Twin primes are pairs of primes that differ by 2. For example, 3 and 5 are twin primes, as are 17 and 19. Importantly, so are 824633702441 and 824633702443. More on that in a minute.
No one knows whether there is a largest pair of twin primes. The twin prime conjecture says that there are infinitely many pairs of twin primes, but the conjecture has not been proven.
Now suppose we take the reciprocals of the twin primes and add them up.
If there were only finitely many twin primes, the sum would have finitely many terms and hence a finite sum. But the sum might converge even though it has infinitely many terms. On the other hand, if we could show that the sum diverges, we’d have a proof of the twin prime conjecture. Viggo Brun showed that the sum does converge. Its sum, known as Brun’s constant, is a little more than 1.9.
In 1994, Thomas Nicely was studying Brun’s constant when he found that his computer incorrectly computed 1/824633702441 beyond the eighth significant figure. Nicely had discovered the infamous Pentium division bug.
Intel responded by saying the division errors were inconsequential. Intel was absolutely correct, but the public couldn’t understand that. They only knew that the chips were “wrong.”
The error was estimated to occur once in every 9 billion divisions. (I doubt any large program has ever been written that is as bug-free as the buggy Pentium chips.) And when an error did occur, the result was not entirely wrong, only less accurate than usual. The public only understood that sometimes the answers were “wrong.” Most people do not understand that floating point arithmetic is nearly always “wrong” in the sense of being less than perfectly accurate.
At first Intel said it would only replace the chips for people who could show they were effected by the bug, i.e. almost nobody. Eventually Intel gave in to pressure and replaced the chips. The episode cost Intel half a billion dollars.
CHI Conversations has posted a talk by Jef Raskin, designer of the first Macintosh, entitled Macintosh: Lessons Learned, Lessons Lost. The talk was recorded in 2004, about a year before Raskin’s death. Much of the talk is devoted to Macintosh history and how inaccurately it has been reported.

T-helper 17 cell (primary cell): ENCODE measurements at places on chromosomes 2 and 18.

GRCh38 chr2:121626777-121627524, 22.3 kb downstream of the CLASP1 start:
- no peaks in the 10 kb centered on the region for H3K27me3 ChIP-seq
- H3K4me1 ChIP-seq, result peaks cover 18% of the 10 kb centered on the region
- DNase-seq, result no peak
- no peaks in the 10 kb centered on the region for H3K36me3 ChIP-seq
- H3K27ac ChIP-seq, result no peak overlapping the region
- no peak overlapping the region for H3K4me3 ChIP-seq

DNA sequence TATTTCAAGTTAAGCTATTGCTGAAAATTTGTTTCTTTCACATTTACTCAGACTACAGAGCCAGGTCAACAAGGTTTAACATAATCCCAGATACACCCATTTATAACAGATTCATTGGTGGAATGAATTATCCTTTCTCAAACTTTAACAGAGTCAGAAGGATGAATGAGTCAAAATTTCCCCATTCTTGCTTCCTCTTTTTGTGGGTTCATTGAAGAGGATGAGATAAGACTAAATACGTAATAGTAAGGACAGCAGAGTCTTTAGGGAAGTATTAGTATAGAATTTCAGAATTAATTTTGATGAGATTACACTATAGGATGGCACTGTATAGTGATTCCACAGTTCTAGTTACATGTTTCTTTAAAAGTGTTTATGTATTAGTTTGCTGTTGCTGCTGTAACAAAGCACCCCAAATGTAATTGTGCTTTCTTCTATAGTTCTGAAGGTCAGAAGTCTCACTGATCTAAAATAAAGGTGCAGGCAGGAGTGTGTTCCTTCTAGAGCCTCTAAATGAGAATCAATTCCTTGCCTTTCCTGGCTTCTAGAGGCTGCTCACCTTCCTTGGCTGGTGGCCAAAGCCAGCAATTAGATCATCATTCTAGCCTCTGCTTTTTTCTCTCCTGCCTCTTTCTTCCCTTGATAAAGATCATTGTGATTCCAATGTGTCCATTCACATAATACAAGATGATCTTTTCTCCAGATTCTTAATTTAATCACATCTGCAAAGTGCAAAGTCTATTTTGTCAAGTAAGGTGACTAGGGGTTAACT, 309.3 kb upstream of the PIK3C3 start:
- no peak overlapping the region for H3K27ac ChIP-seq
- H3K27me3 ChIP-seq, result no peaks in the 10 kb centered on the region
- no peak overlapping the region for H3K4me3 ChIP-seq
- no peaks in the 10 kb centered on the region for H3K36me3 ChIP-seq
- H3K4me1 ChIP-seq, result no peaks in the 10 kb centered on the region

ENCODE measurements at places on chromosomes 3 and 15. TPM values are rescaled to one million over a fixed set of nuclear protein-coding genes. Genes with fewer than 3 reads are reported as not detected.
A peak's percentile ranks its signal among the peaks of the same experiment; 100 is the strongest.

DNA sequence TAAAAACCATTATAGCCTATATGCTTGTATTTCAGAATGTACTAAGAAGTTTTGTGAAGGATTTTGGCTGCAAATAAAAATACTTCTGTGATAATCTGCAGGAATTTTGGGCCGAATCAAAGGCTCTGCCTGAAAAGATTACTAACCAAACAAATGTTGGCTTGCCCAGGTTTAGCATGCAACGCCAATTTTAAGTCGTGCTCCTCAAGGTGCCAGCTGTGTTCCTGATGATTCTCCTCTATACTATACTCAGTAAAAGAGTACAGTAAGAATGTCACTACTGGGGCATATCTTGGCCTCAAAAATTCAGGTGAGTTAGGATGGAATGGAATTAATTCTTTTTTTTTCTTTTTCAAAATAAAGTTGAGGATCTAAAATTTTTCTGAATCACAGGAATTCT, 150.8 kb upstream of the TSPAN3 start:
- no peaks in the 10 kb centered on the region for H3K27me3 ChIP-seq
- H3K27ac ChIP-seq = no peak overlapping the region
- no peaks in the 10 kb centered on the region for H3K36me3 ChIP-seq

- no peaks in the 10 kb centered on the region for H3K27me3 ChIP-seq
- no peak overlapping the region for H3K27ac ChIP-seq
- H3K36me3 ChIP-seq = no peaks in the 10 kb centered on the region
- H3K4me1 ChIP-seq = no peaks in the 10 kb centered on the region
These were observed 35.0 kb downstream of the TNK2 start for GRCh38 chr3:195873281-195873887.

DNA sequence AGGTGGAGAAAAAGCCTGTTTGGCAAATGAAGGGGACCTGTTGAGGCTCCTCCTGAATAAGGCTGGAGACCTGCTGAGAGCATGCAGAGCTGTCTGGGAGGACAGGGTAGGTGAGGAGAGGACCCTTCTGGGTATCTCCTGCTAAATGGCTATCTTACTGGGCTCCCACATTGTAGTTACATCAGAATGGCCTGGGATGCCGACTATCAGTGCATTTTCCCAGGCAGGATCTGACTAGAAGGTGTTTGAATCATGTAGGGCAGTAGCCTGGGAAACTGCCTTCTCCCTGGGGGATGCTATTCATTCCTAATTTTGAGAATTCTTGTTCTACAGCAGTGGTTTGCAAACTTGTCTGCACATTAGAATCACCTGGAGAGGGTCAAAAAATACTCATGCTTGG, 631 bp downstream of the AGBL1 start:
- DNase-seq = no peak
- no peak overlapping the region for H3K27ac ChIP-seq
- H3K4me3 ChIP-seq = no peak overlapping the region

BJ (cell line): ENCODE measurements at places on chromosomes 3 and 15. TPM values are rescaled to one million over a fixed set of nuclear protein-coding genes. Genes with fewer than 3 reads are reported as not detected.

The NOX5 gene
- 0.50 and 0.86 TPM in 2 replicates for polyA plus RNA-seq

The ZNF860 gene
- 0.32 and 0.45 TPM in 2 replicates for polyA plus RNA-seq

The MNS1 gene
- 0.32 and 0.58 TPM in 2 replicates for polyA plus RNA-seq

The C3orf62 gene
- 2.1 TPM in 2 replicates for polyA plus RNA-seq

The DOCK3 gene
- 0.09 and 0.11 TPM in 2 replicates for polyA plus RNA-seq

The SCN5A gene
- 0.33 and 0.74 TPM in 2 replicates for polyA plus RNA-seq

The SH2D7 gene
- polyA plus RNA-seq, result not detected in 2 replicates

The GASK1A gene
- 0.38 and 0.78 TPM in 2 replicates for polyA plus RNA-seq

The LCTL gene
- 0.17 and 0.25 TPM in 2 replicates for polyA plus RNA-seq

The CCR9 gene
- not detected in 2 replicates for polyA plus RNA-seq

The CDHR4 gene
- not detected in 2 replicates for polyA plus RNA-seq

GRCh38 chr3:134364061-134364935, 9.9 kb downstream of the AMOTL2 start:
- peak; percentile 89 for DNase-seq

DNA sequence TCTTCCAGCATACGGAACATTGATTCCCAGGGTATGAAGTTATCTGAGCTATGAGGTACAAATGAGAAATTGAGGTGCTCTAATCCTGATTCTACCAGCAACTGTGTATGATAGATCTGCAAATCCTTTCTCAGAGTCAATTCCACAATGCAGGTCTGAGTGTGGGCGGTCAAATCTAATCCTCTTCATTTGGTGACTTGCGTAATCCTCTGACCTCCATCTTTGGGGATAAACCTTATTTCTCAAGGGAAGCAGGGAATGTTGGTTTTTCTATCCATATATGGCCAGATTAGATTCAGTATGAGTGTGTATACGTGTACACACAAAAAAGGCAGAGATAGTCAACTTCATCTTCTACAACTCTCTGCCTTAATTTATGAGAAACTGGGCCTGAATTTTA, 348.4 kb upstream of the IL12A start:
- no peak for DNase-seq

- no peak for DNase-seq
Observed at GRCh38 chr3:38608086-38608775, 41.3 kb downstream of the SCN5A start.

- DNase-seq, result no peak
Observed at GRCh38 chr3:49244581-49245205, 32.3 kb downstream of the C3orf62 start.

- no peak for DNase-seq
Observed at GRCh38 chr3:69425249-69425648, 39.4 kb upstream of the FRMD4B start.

Toward the end of the talk, around 55 minutes in, Raskin compares Mac and Windows.
The Mac has gotten harder to use over the years. In fact, Windows has gotten easier. Now I can move back and forth, I can hardly notice the difference. Mac is just epsilon easier to use.
Raskin complains that software bloat has outpaced Moore’s Law, a contention that was verified here.
Jef Raskin. Photo by his son Aza.
People have been comparing software components to LEGO blocks for a couple decades. We should be able to assemble applications by snapping together modular components, just like LEGOs. There has been progress, but for the most part we haven’t realized the promise LEGO-style software development.
Integrating two software systems is usually more like performing a heart transplant than snapping together LEGO blocks. It can be done — if there’s a close enough match and the people doing it have enough skill — but the pieces don’t fit together trivially. And failure may not be immediately obvious; it may take a while to see signs of rejection.
Related post: Visualizing software development effort
As many of you know, I have a Twitter account @SansMouse that posts one Windows keyboard shortcut per day. I’m starting to experiment with adding Mac and Linux keyboard shortcuts as well. For Linux, I’ll stick to Ubuntu with the default GNOME window manager.
SansMouse will continue to post one Windows shortcut each weekday. I’ll add a #windows hash tag to these, and I’ll also start adding #mac and #ubuntu tags to tips that also work on these platforms. Over time I’ll add some tips specific to Mac and Ubuntu.
Ben Jaffe had a Twitter account @commandtab for Mac keyboard shortcuts. Ben has stopped posting to that account but he has said I could reuse his content, so I plan to fold his tweets into SansMouse.
Update (15 February 2011): Windows and Ubuntu shortcuts are quite similar, but Mac is too different. I’ve decided to drop Mac shortcuts.
Samuel Hansen interviews David Spiegelhalter on his mathematical podcast Strongly Connected Components. [Link no longer available.] From the show notes:
On today’s episode of Strongly Connected Components Samuel Hansen called up the Winton Professor for the Public Understanding of Risk, as well as Senior Scientist in the MRC Biostatistics Unit, David Spiegelhalter. They discussed the true meaning of risk, the importance of the Bayesian Method, how to get a lot of citations, and even a bit about the bookies.
Here are the most popular pages on this site that are not blog posts. Aside from the home page, the five most popular pages are:
- PowerShell cookbook
- R programming for those coming from other languages
- Diagram of probability distribution relationships
- Regular expressions in PowerShell and Perl
- Getting started with C++ TR1 regular expressions
Other top fives:
Update: The pages listed above are no longer static pages, but they remain popular.